Is this your first time in the UK? Daniel As a band, yes. Josh It’s kind of like New York City but bigger. But what I love most is that I think people speak a more beautiful form of English in Britain. British English is a more beautiful dialect of our language than American English, which is more nasal and more, I don’t know, less informed. They use the word ‘naïve’ here very loosely and I like that. So you guys named yourselves after a racecar driver, right? Daniel No…Yeah, we’re just kidding. Oh, thank god. What’s the story behind that then? Daniel I think it just sounds cool. I mean, we were going to be Counting Crows Part II… Josh But then I told that to one of my friends and he said ‘that’s the dumbest idea I have ever heard, why not just call your band Dale Earnhardt Jr Jr if you’re going to do that.’ And I just thought yeah, and then I called Daniel and he was like ‘pff yeah, perfect!’ And there it was. How did you guys meet? Daniel Well we kind of knew each other in the Detroit music scene, we were in different bands for a while but one day he just called me up asking do you wanna make a song so he came over and we made a song and that was the beginning of our friendship and the beginning of our writing together, so that was good. Josh And then we just kept on making songs and then that became an album. So you talked about the Detroit music scene, what is it like now? Daniel Kind of like the city it’s all spread out, very diverse, different pockets of different genres. Josh Yeah, there is a fantastic Hip Hop scene out there. Black Milk and Danny Brown are awesome; they just did a song together actually. We’ve got good stuff in Detroit.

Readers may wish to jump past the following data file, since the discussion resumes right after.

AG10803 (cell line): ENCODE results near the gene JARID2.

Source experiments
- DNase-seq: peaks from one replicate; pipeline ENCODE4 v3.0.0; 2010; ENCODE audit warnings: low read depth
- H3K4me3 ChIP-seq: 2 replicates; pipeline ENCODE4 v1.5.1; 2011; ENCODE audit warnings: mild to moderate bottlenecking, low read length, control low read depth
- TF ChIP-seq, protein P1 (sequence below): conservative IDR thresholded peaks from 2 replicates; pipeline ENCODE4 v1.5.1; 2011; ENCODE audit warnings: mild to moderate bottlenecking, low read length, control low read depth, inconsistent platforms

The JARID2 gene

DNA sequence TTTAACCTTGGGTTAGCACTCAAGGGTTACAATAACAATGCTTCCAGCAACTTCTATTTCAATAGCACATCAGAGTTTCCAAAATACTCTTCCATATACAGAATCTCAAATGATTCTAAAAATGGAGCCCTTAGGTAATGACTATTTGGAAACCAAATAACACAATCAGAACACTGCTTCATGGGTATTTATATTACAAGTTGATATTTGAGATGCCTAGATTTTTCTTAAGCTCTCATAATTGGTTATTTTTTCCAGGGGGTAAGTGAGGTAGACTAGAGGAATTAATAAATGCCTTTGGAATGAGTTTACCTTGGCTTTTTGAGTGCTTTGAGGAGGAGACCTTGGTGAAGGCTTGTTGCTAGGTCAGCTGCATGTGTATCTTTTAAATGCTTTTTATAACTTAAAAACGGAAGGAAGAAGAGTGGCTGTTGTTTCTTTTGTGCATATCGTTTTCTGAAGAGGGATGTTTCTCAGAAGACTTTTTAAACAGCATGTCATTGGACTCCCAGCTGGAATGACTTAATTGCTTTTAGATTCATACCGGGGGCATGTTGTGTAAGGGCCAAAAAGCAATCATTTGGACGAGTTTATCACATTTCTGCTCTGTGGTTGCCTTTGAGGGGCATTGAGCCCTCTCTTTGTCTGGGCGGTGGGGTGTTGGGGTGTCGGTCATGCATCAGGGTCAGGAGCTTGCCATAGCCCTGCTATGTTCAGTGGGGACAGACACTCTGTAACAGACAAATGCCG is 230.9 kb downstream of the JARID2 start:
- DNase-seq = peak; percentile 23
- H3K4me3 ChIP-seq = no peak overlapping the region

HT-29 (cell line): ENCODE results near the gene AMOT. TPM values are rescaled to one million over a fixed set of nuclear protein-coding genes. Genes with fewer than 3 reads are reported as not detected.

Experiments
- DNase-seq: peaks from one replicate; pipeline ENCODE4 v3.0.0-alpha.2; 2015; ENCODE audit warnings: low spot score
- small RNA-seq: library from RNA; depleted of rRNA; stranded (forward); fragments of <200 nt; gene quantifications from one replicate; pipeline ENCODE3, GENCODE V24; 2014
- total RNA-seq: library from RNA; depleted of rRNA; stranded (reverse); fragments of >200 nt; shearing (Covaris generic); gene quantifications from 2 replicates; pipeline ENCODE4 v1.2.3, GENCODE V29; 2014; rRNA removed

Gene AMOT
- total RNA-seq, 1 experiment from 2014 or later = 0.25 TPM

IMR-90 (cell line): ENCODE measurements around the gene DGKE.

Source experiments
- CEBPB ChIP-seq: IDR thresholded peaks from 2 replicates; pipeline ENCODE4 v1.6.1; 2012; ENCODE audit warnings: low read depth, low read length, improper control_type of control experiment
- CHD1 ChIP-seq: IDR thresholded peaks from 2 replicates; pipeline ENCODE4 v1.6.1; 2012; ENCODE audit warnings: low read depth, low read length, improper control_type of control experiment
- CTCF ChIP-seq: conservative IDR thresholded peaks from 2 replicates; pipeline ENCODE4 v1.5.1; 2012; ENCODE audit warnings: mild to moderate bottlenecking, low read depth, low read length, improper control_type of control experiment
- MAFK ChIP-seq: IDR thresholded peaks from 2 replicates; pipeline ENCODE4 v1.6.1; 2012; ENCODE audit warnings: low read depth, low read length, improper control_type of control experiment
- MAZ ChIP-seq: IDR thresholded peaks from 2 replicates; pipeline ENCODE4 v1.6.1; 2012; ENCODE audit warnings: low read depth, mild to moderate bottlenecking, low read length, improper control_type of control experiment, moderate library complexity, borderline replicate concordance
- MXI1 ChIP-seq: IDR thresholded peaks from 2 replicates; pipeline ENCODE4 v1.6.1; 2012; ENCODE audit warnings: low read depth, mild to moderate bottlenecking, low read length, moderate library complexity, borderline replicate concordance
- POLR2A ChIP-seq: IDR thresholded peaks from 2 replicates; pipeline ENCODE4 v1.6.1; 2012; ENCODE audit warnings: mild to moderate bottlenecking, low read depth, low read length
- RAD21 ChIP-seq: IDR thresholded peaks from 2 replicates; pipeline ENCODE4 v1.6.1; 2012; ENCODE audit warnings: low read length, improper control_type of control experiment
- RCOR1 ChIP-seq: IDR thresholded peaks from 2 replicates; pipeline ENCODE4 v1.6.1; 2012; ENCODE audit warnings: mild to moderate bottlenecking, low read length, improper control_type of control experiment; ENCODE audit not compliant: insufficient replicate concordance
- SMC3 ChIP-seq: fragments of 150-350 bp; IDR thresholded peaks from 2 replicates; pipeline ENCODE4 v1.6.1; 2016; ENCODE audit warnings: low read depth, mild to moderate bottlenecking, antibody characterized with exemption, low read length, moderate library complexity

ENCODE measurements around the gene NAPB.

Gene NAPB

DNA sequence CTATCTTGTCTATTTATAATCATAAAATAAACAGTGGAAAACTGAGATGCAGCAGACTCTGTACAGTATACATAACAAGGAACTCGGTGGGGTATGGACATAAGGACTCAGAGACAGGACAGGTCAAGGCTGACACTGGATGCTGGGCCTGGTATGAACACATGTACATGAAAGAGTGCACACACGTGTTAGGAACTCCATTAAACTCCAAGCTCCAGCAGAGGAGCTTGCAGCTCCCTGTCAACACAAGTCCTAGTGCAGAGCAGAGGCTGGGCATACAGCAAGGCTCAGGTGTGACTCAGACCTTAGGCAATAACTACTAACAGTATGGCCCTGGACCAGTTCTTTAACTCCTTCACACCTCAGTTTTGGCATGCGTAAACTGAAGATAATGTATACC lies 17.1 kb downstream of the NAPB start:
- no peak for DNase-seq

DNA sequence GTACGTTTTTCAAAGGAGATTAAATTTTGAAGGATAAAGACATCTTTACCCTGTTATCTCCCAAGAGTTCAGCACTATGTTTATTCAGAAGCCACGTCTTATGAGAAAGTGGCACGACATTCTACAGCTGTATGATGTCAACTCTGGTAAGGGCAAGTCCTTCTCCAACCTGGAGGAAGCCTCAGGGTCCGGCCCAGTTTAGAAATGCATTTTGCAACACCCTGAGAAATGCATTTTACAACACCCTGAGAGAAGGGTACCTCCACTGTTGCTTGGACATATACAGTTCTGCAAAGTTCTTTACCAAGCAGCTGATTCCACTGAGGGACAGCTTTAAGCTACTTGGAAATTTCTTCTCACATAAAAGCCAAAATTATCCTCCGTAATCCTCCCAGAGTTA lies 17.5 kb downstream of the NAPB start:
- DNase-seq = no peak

How did you guys feel when the band got popular so quickly? Mike (drummer) When I joined the band? So like, early May… Josh What are you talking about? Mike I’m just kidding! Josh Well like, I think it’s hard to have a grasp whether it’s popular or not because we’re just in the middle of it. Its like when you look at yourself in the mirror everyday you can’t see if you’re aging, I think its kind of like that with our band. Sometimes every now and again we have this moment. For me it was at Lollapalooza where we played to 10,000 people and all of a sudden I had this moment and it was almost as if I had stepped on this escalator and I hadn’t been walking and I just looked down and was like ‘holy sh*t, we’re a little bit higher!’ I had no idea. As you said before you made music separately before forming the band, is it easier working together as a pair? Daniel I think the reason that we kept on doing it was because it was easier. At least we worked well together; it’s not always like that. Especially if two people are confident in what they do, sometimes that can clash but we ended up dissolving each other’s egos because we had a lot of respect for one another. Josh The thing that I love is that if I’m having an off day there’s another lead singer. Sometimes I think if a band with only one frontman and he’s having a bad day, the whole band comes off as bad. But if I’m having a bad day we’re still good because… because he’s great. Awh, that’s really sweet! What is next for the band? Josh Well we’ve got an EP out here and hopefully we’ll be coming back soon. Daniel Maybe some festivals in the summer. That’s the goal. Josh We’re releasing a record out soon too. Well we very much look forward to it! WORDS BY JOJO KHOR INTERVIEW BY LOUISE TSE